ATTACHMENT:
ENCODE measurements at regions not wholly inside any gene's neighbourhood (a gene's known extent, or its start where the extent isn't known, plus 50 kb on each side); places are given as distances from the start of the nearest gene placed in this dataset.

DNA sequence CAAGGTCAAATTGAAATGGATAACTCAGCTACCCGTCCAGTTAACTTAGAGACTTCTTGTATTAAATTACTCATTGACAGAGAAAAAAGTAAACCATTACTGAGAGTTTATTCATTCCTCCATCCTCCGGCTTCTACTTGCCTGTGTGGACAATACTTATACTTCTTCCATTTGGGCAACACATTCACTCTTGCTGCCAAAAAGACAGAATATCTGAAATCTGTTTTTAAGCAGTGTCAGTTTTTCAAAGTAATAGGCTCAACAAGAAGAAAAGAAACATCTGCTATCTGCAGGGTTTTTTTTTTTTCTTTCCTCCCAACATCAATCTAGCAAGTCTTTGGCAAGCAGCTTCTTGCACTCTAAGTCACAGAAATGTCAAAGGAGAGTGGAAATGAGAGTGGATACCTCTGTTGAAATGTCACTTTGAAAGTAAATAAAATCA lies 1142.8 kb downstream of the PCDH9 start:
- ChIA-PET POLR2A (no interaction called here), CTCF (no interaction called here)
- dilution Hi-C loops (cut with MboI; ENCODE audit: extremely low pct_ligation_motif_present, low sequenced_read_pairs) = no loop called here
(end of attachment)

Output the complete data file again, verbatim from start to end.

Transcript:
ENCODE measurements at regions not wholly inside any gene's neighbourhood (a gene's known extent, or its start where the extent isn't known, plus 50 kb on each side); places are given as distances from the start of the nearest gene placed in this dataset.

DNA sequence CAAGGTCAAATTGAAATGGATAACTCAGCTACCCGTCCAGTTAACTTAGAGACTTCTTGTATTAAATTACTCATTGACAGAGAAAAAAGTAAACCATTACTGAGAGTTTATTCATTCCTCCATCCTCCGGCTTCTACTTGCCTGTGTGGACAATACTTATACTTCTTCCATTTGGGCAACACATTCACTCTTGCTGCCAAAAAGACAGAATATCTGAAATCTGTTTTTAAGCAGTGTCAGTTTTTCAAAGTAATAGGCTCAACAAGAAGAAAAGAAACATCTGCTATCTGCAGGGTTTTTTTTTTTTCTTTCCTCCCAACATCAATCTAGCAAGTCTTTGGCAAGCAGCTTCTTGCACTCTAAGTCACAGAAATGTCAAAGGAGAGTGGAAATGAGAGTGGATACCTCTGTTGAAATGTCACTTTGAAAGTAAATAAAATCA lies 1142.8 kb downstream of the PCDH9 start:
- ChIA-PET POLR2A (no interaction called here), CTCF (no interaction called here)
- dilution Hi-C loops (cut with MboI; ENCODE audit: extremely low pct_ligation_motif_present, low sequenced_read_pairs) = no loop called here